But because we’re going home tomorrow, we may never know the answer to this story.  Unless, of course, someone wants to pay for us to stay over here and find out what was going on.  We’d be more than happy to do that...hint hint hint.


We also had lunch at the infamous Haufbrau Haus, one of Munich’s original beer gardens.  We wanted our parents to experience Munich at its most traditional, and this fit the bill, complete with a house Oompah band.

And people from different cities meeting each other and sharing their stories.  In fact, here’s my mom with her two new friends, college students from Augsburg

They were in town because their team was playing Bayern Munchen, the local powerhouse, in a soccer match this afternoon.  And as it turned out, the upstart Augsburg team played Munich, one of the best teams in Europe, to a 1-1 draw.

And that’s your German sports report for today.

As I mentioned at the beginning, aside from making new friends today, I kinda think I may have turned my mother into a bit of a kleptomaniac.  I didn’t mean to do it; I’m sure a court of law wouldn’t convict me (at least, I hope they wouldn’t).  But ever since my mom noticed that I take an extra bag of tea or two with me every morning when we leave one of those great European breakfasts, tea that I then drink when I get home, well, let’s just say she’s been getting into the spirit of the thing.

In fact, when we checked into the hotel today, she said, and I quote, “Here, I have a few things for you”, and then proceeded to give me this—

This is just from the past couple of days, too.  Who know what kind of damage she could’ve done if she had know about this from the start!

Well, I suppose I should wrap this up for now.  I have to make sure all the chocolate is safely secured in my carry-on, and that everything else in my suitcase is under the 50 pound weight limit.  I’ll write another one of these on the plane tomorrow and post it once I get to Chicago (assuming, of course, they let us back in), because there for many pictures and stories left to share.

So until then...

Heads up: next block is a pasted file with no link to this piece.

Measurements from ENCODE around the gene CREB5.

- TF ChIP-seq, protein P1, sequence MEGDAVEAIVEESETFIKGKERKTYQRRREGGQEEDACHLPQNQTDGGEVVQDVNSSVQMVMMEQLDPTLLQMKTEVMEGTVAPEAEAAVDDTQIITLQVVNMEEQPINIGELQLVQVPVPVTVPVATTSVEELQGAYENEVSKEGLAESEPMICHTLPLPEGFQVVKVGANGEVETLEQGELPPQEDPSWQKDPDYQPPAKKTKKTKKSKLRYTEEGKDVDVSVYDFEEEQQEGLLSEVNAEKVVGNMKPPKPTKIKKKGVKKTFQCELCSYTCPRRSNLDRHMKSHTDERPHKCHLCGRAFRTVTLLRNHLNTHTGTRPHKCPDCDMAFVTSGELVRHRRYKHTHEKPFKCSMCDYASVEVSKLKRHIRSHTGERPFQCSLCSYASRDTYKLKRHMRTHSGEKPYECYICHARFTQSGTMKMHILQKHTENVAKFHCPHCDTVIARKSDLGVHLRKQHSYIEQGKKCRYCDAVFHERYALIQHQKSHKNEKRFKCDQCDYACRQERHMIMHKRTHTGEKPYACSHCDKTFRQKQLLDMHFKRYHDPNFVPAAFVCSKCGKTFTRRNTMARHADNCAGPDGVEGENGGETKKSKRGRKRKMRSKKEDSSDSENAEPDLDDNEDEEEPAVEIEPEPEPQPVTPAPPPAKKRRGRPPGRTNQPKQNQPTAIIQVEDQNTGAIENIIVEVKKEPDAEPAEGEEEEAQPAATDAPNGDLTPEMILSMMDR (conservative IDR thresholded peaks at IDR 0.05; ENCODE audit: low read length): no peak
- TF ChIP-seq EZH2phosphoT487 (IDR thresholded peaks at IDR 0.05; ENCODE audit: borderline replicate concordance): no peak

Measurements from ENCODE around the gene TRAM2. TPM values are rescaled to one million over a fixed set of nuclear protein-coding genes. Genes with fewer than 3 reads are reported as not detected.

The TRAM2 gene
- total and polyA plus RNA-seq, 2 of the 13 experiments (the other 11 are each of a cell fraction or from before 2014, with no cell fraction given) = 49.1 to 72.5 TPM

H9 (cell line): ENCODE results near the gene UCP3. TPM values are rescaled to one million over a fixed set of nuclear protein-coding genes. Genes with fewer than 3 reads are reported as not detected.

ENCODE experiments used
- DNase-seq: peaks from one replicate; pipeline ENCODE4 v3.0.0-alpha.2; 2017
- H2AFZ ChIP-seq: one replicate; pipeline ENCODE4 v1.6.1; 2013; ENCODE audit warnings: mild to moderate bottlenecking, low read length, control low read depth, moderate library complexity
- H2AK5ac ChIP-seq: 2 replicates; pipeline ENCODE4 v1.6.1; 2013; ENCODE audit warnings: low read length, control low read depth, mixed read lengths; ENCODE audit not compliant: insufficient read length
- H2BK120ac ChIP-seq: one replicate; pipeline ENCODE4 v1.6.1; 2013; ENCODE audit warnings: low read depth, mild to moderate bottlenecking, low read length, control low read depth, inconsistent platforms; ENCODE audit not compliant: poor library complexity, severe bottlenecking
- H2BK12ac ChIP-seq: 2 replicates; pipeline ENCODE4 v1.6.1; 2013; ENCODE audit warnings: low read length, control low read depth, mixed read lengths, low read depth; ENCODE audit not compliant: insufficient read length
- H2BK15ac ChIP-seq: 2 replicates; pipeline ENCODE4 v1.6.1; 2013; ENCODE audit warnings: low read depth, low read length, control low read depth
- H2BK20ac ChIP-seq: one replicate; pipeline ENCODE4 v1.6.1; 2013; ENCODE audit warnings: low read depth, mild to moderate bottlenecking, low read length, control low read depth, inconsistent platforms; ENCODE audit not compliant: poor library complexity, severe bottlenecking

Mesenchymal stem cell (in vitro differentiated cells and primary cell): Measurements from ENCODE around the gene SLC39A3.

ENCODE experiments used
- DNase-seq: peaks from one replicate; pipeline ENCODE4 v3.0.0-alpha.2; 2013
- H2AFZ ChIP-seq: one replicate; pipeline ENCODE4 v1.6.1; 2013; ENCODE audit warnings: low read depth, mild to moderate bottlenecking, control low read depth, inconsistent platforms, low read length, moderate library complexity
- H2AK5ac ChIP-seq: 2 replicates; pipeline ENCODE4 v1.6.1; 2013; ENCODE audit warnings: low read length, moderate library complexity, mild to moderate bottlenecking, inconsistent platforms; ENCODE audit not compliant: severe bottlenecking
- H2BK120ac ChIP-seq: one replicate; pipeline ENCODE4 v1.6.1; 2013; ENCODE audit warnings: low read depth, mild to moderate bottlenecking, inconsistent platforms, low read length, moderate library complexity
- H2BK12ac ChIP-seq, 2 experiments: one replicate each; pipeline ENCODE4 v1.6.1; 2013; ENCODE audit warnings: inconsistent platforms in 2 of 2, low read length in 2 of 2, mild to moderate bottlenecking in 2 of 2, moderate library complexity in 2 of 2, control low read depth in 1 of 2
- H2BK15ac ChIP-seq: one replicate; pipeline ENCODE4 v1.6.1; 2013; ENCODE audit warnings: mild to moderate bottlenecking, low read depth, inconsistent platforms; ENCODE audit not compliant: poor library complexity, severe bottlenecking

Friday, September 11, 2015

As The Pretzel Twists

FRIDAY, 9/11:

We’ve been stuck in traffic a lot on this trip.  We’ve been stuck in traffic because of construction, stuck because of farm vehicles, even stuck because a tunnel was closed, but I don’t think in any of our travels we’ve been stuck because of this—

Apologies for the poor picture, which was taken out of the front windshield of Tony the Tour Guide’s van, but we were stuck in Munich traffic today because of a parade in support of legalizing marijuana in Germany.  Between that and surviving our night in Adolf Hitler’s favorite hotel room last night, I’m wondering what’s gonna be happening next!

(And actually, that was answered when Loraine shouted out, as I’m typing this, “there’s a rainbow in the sky”, which is kind of weird considering there was no rain today and, in fact, just one cloud in the sky!)

There is a rainbow there in that me on that one.  Greetings from the Motel One Deutsches-Museum in Munich, tonight’s stop in this little ongoing adventure.  We started the morning in a quiet country setting, and ended it in Germany’s third largest city, a seething mass of humanity—

More on that in a bit.  We wanted to visit Munich to, as always, pay our respects to Sophie & Hans Scholl.

Sophie & Hans were the brother & sister who led the White Rose resistance movement against the Nazis during the early 40s and paid for it with their lives.  That, in fact, is why you see the white rose in the picture Loraine laid at the foot of their crosses.  If you wanna know the whole story about Sophie & Hans, scroll up a little on the right hand side of the page, click on 2011, and then the “Why You Should Always Admire a White Rose” entry.  Go ahead, do it now.  We’ll wait for you.

(a slight pause for effect, and then...)

There.  Now you know all about them, and their amazing story.  We visiting several places that played an important part in their story, even crashing the opening day of the International Conference on Long Term Care and End of Life Planning (and no, I’m not making that up.  No one could make that up if they wanted to!) in the process.

After that, we tried to visit St Michael’s Church, the final resting place of our old friend King Ludwig II, but between trying to get through the seething mass of humanity pictured above and the fact that we spent over an hour trying to find a parking space, we ended up at the crypt three minutes after it closed.  Three lousy minutes!

C’est la vie, I guess.  Or whatever the German equivalent of “C’est La Vie” would be.

The seething mass of humanity did, however, provide one weird moment—

No, I don’t know why those two guys were rolling a giant tire imprinted with the hashtag “Be More Human” on it.  Maybe I should just paraphrase the movie “Chinatown”, say “It’s Munich, Jake”, and leave it at that.

What else did we see today?  Well, a fountain that shows Germany’s obsession with statues of naked men—

A police horse keeping the city safe—

And a countdown clock to the release of the newest Star Wars movie in December—

See?  The Germans are nerds, just like us!

Tomorrow is, sad to say, our last day on tour.  We’re gonna get up early and make sure we get to see King Ludwig’s crypt right as it opens, visit a very important museum, and have lunch at Munich’s most famous Biergarten.  Oh, and we hope to avoid the seething masses, as well. 

Wish us luck!

Thursday, September 10, 2015

It's A Good Thing I Don't Believe In Ghosts